Bioenergy has a unique role to play in lowering emissions – in creating renewable electricity, gas, heat or liquid biofuels. It also offers important waste management solutions, with new and proven technologies able to produce energy from waste, reduce landfill volumes and cut emissions. We have invested in several market-leading bioenergy projects and are working with industry to help increase market understanding about the potential uses and benefits of bioenergy.
Effective waste management can deliver positive renewable energy outcomes as well as the diversion of waste from landfill, which is also critical to reducing emissions and creating usable by-products such as compost. The CEFC supports the ‘reduce, reuse, recycle’ recommendations of the international waste hierarchy and focuses on projects that seek to make a material reduction to Australia’s waste-related emissions.
Read about our $100 million Australian Recycling Investment Fund.
WATCH: Avertas Energy to generate energy from waste in Australian first
Investing in bioenergy and energy from waste
Reduce landfill and generate clean energy
The CEFC is spearheading investment in WA with its second energy from waste plant investment. The East Rockingham Resource Recovery Facility will process about 300,000 tonnes of residual waste a year and will also generate 29MW renewable baseload energy to support WA’s electricity network – enough to power more than 36,000 homes.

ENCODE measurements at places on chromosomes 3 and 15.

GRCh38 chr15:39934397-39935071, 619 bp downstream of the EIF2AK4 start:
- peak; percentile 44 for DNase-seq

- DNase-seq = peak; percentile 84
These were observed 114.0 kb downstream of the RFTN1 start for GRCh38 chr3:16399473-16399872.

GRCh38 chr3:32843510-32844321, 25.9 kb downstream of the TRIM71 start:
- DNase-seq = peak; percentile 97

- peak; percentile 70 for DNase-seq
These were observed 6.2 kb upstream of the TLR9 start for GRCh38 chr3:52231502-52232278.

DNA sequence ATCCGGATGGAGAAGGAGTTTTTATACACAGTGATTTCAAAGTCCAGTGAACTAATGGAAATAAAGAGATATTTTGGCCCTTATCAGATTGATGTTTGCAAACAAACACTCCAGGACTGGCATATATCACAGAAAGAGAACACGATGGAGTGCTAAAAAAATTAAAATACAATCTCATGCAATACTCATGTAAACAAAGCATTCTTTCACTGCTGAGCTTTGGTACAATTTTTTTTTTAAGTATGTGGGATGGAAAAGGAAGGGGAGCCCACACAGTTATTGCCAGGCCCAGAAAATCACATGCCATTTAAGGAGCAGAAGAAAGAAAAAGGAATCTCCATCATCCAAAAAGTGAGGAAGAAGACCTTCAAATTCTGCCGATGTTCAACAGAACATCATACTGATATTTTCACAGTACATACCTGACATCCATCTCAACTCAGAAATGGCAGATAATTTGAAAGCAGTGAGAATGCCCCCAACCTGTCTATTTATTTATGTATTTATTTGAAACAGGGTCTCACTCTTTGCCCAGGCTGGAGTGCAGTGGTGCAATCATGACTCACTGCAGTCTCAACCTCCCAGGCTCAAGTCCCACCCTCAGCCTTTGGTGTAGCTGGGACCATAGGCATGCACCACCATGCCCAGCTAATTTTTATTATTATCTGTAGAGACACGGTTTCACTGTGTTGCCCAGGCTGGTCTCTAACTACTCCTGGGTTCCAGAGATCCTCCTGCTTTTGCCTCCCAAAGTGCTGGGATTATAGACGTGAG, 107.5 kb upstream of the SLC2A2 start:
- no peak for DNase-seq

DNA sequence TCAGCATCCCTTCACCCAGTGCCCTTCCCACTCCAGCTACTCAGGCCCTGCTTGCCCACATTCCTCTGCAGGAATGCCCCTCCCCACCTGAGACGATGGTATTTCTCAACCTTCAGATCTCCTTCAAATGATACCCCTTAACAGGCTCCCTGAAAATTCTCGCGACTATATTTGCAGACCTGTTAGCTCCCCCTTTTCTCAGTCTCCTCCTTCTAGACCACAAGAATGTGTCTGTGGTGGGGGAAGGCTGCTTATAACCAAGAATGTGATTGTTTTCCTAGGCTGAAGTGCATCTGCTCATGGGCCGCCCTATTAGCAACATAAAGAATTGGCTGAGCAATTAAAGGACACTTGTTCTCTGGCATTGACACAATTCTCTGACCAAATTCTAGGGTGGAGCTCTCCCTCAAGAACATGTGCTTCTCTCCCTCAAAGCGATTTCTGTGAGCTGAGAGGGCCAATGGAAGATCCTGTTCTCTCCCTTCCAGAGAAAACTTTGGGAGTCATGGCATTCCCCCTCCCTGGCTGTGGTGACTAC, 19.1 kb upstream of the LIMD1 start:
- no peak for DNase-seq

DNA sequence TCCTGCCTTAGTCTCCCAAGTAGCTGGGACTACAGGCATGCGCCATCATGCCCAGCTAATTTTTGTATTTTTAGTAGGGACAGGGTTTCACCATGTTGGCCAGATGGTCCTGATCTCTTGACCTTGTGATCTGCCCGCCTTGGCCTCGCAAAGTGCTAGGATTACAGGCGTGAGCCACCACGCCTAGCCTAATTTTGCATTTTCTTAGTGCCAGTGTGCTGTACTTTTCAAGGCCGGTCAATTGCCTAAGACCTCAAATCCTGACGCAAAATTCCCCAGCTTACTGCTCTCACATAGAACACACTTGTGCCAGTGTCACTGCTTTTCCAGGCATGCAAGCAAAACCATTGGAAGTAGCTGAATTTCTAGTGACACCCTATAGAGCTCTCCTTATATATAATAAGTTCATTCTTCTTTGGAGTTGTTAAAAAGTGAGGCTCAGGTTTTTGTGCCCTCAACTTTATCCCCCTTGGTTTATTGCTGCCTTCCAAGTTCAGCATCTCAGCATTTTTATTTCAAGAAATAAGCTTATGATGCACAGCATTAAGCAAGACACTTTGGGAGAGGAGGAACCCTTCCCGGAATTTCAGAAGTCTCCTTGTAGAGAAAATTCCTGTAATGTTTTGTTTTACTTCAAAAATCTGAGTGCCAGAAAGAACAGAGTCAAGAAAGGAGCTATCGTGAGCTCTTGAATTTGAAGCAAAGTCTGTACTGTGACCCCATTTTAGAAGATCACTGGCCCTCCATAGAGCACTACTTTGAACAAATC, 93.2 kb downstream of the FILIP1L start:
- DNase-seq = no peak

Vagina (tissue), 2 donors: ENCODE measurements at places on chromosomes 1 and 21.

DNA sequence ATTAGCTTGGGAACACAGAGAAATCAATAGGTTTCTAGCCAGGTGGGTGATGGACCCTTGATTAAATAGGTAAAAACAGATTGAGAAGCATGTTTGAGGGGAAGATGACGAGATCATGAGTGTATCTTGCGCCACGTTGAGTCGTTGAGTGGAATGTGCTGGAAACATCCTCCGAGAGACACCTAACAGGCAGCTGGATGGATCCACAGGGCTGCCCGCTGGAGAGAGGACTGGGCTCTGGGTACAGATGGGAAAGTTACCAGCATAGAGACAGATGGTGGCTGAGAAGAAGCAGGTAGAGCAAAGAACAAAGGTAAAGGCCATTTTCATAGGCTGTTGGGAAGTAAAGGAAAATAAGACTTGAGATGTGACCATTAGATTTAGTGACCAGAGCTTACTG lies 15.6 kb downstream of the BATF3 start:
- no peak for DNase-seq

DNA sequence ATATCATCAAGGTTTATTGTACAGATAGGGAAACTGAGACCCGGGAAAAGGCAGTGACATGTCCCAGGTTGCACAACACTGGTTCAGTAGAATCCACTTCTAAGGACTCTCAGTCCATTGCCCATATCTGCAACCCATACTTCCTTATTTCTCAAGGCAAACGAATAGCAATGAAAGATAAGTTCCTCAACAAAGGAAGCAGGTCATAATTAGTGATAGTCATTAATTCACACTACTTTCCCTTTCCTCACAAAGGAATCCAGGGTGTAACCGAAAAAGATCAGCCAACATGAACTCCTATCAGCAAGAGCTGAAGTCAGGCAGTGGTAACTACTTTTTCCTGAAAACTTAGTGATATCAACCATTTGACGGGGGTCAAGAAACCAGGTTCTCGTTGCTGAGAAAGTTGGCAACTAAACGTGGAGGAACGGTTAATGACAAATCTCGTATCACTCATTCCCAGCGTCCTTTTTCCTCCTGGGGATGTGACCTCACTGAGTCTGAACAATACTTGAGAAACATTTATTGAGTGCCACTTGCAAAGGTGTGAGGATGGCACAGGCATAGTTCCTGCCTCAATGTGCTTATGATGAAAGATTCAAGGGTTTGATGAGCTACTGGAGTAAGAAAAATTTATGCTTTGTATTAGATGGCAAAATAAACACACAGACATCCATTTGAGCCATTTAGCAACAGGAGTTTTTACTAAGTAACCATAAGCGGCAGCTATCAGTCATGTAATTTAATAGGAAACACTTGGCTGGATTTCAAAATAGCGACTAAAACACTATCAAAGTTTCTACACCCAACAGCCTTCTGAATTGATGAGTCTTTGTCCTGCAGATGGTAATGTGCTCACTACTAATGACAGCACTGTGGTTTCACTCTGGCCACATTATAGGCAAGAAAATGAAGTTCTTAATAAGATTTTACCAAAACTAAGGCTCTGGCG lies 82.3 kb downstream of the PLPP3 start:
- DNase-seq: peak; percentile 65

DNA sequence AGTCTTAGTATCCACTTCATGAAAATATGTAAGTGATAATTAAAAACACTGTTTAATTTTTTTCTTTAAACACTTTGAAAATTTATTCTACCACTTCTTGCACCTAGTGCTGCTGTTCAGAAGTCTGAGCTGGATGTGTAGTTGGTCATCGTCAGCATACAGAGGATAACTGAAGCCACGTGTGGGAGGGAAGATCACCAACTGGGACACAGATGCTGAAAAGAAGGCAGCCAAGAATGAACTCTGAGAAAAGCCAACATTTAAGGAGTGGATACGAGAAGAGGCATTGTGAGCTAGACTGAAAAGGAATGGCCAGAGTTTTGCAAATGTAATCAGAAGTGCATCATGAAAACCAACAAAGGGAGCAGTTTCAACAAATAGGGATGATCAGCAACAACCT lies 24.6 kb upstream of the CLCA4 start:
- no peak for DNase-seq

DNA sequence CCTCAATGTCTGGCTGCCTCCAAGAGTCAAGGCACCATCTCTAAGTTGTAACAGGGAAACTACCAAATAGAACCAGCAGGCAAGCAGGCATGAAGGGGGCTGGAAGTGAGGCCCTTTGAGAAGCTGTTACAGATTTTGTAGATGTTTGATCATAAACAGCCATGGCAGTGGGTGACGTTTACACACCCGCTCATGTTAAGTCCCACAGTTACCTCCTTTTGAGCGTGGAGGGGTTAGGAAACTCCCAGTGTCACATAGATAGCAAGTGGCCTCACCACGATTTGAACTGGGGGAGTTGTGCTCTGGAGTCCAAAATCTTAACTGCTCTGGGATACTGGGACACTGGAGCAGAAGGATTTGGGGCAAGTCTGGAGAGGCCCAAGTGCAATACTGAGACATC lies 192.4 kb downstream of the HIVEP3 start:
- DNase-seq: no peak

Green waste solutions
Melbourne’s South Eastern Organics Processing Facility is processing household garden and food waste from kerbside green waste collections. With an annual processing capacity of 120,000 tonnes of waste, the new facility is expected to abate more than 65,000 tonnes of CO₂-e emissions a year – cutting 85 per cent of the emissions the waste would have generated in landfill.
Fast tracking landfill solutions
Leading Australian waste management company Cleanaway is accelerating its best practice sustainable waste management activities, including facilities for organics processing and resource recovery, as well as landfill gas projects, to achieve better environmental, social and economic outcomes.
Turning waste into fuel
A new plant at Wetherill Park in Sydney is processing 250,000 tonnes of waste a year, producing Processed Engineered Fuel (PEF) which is used in cement kilns, reducing the reliance on coal and other fossil fuels. The facility is also recovering other commodities such as metal, clean timber and inert materials, reducing waste materials going into landfill and cutting emissions.